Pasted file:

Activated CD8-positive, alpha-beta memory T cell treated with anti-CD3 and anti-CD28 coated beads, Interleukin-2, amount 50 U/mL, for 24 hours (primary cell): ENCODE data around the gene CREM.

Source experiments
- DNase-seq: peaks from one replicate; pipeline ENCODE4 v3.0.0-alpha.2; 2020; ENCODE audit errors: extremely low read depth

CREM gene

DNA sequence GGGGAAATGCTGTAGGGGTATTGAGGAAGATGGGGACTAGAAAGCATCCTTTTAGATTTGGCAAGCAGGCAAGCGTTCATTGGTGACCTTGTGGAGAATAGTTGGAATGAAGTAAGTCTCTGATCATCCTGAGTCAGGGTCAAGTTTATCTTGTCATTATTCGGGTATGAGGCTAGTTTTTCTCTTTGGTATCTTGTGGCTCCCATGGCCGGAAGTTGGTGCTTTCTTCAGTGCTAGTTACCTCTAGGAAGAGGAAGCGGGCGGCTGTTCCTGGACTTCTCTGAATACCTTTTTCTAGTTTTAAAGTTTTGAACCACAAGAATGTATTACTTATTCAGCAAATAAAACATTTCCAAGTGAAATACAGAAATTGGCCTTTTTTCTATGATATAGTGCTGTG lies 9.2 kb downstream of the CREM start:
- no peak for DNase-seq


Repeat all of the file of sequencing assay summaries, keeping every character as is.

Activated CD8-positive, alpha-beta memory T cell treated with anti-CD3 and anti-CD28 coated beads, Interleukin-2, amount 50 U/mL, for 24 hours (primary cell): ENCODE data around the gene CREM.

Source experiments
- DNase-seq: peaks from one replicate; pipeline ENCODE4 v3.0.0-alpha.2; 2020; ENCODE audit errors: extremely low read depth

CREM gene

DNA sequence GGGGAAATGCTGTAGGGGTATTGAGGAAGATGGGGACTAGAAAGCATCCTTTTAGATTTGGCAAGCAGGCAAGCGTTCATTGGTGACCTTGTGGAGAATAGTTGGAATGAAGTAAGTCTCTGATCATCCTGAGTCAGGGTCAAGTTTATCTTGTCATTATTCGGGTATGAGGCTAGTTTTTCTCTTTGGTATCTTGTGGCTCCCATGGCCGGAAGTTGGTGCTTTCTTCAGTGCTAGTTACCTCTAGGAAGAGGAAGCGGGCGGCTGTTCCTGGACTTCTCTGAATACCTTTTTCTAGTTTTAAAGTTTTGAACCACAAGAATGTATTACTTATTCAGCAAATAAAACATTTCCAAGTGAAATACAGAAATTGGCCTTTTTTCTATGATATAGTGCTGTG lies 9.2 kb downstream of the CREM start:
- no peak for DNase-seq